Swithun Wells

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Saint Swithun Wells
St Etheldreda, Ely Place, London EC1 - Nave statue - geograph.org.uk - 1613385.jpg
Statue of Swithun Wells in the St Etheldreda's Church, Ely Place, London
One of the Forty Martyrs of England and Wales
Born c. 1536
Brambridge House, Otterbourne, Hampshire
Died (1591-12-10)10 December 1591
Gray's Inn Lane, London
Venerated in Roman Catholicism
Beatified 15 December 1929 by Pope Pius XI
Canonized 25 October 1970, by Pope Paul VI
Feast 4 May

Saint Swithun Wells (c. 1536 – 10 December 1591) was an English Roman Catholic martyr who was executed during the reign of Elizabeth I. Wells was a country gentleman and one time schoolmaster whose family sheltered hunted priests. He himself often arranged passage from one safehouse to another. His home in Gray's Inn Lane (where he was hanged) was known to welcome recusants.


Brambridge House

Wells was born at Brambridge House, Hampshire in 1536, of a wealthy country family,[1] and was christened with the name of the local saint and bishop Swithun. He was the youngest of the five or six sons of Thomas Wells of Brambridge, by Mary, daughter of John Mompesson. During the Reformation, his family contributed to the secret funerals of Catholics at the local cemetery, and their house was a place of refuge for priests. Wells was well-educated, a poet, musician, and sportsman. Among his travels, he had been to Rome, and had a working knowledge of Italian.

At one time he was tutor to the household of the Earl of Southampton, and was for many years a schoolmaster at Monkton Farleigh in Wiltshire. In 1582 he came under suspicion for his popish sympathies and on 25 May, 1582, the Privy Council ordered a search to be made for him. It was at that time that he gave up the school. During this period, he attended Protestant services, but in 1583, was reconciled to the Catholic Church. He actively supported priests, organizing their often dangerous journeys from one safehouse to another. In 1585 he went to London, where he purchased a house in Gray's Inn Lane.[2] Their home was a centre of hospitality for recusants.[3]


In June 1586, he was arrested with seminarians Alexander Rawlins and Christopher Dryland and imprisoned in Newgate, but was released 4 July when his nephew posted bail. On 9 August, 1586, he was examined for supposed complicity in the Babington Plot, and on 30 November, 1586, he was discharged from the Fleet prison. At one point he went to Rome on a mission for the Earl of Southampton, but he returned to England to work in the English Catholic underground. He was again examined 5 March, 1587, and on this occasion speaks of the well known recusant, George Cotton of Warblington, Hampshire, as his cousin.[2]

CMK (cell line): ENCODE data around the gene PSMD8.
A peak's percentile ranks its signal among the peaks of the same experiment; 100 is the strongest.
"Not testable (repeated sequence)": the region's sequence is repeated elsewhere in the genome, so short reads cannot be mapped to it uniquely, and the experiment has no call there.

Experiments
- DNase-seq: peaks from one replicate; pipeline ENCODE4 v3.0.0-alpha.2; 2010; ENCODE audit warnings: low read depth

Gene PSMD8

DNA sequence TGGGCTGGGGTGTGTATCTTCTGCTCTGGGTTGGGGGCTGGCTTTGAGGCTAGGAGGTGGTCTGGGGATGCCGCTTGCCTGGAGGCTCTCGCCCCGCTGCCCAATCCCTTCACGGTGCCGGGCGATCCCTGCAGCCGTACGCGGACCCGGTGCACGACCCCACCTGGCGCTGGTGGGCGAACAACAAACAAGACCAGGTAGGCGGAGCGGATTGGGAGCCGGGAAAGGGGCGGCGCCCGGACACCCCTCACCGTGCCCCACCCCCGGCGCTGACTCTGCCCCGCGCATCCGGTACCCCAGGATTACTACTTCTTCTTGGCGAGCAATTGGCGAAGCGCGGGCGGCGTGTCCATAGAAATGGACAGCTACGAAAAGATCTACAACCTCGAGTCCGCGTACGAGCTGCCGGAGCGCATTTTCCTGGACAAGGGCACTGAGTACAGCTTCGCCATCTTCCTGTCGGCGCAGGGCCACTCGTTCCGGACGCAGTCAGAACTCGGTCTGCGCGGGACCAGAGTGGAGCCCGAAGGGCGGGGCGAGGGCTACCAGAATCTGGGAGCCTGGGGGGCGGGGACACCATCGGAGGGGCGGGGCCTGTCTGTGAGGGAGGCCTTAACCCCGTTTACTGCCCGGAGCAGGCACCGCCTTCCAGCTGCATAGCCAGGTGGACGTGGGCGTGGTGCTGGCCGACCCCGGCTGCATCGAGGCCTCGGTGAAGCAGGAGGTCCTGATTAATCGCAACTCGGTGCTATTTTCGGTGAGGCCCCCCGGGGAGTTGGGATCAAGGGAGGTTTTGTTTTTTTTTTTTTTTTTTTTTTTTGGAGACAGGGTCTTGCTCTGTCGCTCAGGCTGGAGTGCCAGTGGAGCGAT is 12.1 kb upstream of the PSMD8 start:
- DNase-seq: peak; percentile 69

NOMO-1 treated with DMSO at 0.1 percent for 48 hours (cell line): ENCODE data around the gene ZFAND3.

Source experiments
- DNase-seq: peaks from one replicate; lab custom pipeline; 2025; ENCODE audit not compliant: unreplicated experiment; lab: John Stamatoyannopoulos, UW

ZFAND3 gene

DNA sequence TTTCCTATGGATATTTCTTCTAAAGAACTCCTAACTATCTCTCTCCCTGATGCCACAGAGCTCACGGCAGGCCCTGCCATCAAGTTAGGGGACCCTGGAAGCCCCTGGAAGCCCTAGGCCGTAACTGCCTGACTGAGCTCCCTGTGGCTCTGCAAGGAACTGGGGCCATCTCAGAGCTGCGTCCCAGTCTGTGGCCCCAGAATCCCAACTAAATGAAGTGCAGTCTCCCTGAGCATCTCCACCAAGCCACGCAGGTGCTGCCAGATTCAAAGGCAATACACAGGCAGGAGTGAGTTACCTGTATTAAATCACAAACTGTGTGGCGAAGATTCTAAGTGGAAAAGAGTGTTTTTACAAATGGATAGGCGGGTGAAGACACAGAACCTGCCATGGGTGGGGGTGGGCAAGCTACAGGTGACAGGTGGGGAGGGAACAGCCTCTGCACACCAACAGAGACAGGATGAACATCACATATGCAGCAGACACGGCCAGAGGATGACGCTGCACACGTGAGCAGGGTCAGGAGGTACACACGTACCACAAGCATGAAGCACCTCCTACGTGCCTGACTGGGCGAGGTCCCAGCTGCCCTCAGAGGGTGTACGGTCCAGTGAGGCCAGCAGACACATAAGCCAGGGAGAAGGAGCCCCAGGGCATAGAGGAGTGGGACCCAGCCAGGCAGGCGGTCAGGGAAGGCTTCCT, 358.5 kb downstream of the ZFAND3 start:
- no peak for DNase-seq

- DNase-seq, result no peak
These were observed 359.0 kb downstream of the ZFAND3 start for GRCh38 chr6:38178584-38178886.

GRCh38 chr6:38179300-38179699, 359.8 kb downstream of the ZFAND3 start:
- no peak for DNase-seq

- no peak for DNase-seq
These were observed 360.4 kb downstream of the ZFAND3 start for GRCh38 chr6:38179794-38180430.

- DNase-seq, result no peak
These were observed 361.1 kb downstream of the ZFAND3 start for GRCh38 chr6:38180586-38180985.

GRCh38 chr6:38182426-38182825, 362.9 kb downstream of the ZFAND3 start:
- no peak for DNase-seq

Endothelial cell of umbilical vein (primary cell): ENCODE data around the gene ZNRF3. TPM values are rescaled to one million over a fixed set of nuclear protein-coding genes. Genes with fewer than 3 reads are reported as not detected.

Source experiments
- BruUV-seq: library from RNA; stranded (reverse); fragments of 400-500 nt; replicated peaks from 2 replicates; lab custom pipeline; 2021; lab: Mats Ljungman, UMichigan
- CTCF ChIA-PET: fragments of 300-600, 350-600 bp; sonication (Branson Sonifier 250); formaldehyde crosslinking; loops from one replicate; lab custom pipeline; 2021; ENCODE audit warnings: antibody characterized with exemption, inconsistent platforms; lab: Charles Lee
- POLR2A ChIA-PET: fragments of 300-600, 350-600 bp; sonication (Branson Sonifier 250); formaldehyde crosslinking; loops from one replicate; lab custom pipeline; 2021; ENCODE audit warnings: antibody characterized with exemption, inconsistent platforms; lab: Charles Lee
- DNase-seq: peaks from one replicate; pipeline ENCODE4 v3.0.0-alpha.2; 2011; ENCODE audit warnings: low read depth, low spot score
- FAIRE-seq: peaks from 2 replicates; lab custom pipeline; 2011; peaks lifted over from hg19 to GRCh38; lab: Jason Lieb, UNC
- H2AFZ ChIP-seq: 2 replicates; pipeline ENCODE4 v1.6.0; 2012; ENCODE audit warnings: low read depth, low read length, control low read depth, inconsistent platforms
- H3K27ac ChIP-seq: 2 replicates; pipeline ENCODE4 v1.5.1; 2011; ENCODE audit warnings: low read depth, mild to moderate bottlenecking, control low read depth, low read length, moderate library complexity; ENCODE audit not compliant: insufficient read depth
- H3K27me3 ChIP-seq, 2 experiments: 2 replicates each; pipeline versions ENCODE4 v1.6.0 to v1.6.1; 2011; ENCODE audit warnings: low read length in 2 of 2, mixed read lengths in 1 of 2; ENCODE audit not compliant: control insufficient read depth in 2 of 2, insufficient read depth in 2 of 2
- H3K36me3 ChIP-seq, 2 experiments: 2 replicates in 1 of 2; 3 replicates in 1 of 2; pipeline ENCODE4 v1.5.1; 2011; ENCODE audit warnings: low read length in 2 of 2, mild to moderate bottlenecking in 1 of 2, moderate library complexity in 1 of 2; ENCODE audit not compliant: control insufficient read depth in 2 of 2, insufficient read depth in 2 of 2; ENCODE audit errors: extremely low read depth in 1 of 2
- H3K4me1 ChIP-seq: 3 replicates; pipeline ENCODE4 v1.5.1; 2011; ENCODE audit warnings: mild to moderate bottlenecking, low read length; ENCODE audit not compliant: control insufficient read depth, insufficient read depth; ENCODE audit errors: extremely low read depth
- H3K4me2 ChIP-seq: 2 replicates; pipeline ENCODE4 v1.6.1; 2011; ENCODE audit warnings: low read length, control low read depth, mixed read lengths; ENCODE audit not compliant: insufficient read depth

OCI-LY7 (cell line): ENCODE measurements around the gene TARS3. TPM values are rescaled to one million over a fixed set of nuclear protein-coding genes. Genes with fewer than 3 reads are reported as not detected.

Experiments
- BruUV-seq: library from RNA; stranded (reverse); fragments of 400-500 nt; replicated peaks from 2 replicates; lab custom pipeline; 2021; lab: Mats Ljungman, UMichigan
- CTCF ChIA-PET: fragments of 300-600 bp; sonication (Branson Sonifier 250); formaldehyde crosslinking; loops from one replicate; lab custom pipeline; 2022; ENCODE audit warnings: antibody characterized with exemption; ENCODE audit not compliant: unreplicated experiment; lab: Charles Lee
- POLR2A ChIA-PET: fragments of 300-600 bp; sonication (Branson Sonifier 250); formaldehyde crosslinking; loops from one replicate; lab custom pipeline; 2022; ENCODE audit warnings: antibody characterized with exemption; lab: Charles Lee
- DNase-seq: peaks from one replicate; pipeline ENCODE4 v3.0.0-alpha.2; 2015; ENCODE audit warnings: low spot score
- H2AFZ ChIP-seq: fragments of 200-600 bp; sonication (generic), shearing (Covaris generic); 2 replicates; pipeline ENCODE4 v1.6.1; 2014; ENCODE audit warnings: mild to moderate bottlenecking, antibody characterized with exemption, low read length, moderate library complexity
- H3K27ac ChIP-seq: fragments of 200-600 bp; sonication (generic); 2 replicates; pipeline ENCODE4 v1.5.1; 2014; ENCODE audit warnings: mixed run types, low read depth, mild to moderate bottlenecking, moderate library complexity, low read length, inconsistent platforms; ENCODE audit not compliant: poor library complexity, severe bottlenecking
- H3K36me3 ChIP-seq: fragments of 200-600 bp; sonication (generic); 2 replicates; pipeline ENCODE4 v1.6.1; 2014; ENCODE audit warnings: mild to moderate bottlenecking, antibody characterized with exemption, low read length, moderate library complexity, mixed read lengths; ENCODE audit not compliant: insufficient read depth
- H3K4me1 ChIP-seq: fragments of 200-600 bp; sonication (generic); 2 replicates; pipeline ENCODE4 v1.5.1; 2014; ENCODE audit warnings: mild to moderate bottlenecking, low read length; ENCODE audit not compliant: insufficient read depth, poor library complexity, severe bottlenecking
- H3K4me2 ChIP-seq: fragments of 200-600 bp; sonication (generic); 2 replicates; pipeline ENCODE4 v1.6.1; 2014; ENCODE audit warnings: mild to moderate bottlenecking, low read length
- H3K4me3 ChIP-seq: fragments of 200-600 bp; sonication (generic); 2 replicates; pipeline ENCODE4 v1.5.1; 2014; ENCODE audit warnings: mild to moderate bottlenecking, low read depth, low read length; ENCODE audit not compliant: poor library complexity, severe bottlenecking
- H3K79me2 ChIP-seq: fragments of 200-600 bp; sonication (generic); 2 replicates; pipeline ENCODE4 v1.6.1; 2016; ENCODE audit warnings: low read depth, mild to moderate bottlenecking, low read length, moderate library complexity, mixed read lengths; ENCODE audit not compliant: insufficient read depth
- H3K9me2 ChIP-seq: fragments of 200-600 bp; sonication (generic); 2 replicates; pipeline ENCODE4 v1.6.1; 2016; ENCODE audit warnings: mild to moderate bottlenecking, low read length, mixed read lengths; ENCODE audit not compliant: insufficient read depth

In 1591, Edmund Gennings was saying Mass at Wells's house, when the priest-hunter Richard Topcliffe burst in with his officers. The congregation, not wishing the Mass to be interrupted, held the door and beat back the officers until the service was finished, after which they all surrendered peacefully. Wells was not present at the time, but his wife was; she and Gennings were arrested along with another priest by the name of Polydore Plasden, and three laymen named John Mason, Sidney Hodgson, and Brian Lacey. Wells was immediately arrested and imprisoned on his return.[4] He was charged under the 1585 (27 Elizabeth Cap 2) Act Against Jesuits, Seminary Priests and Other Such Disobedient Subjects. At his trial, he said that he had not been present at the Mass, but wished he had been.


Wells was sentenced to die by hanging, and a gibbet was erected outside his own house on 10 December 1591[4] On his way to the scaffold Swithun caught sight of an old friend in the crowd and said to him, "Goodbye my dear. Goodbye to our nice hunting companies. Now I have something much more important to do."[1] After he had climbed the ladder, Topcliffe called for a minister, who attempted to persuade Wells to confess to following false doctrine and traitorous priests. Wells turned and responded, "although I heard you say somewhat, yet it is but one doctor's opinion, and he also a very young one." The young minister was so daunted that he had no reply.[5] Topcliffe then baited Wells, saying that the prisoners' fathers were likely bulls. Wells responded that that might be the case, but Topcliffe's mother was a cow. He then immediately begged pardon and asked Topcliffe not to provoke him when he was trying to focus on other matters.[5] Wells was buried in St. Andrew's Churchyard in Holborn.[5]

His wife, Alice, was reprieved, but died in prison in 1602. Swithun's eldest brother Gilbert, suffer much both personally and economically for his faith. He died as a known recusant after losing the property, but it was later restored to the family by King Charles II.


Swithun Wells was beatified by Pope Pius XI on 15 December 1929, and canonized by Pope Paul VI on 25 October 1970, as one of the Forty Martyrs of England and Wales.[4] His feast day, along with that of the other thirty-nine martyrs, was 25 October, but since the new calendar for England and Wales was approved by the Vatican in 2000, the Saints and Blessed Martyrs from the Reformation Period have been celebrated on May 4th as "The English Martyrs". This date coincides with the Anglican Church of England celebration of the English Saints and Martyrs of the Reformation Era.

St. Swithun Wells Catholic Parish and Primary School are located in Eastleigh, Hampshire.[6]


 This article incorporates text from a publication now in the public domainHerbermann, Charles, ed. (1913). "Ven. Swithin Wells". Catholic Encyclopedia. New York: Robert Appleton. 

External links[edit]

  • Statue of Swithin Wells, St Etheldreda, Ely Place [1]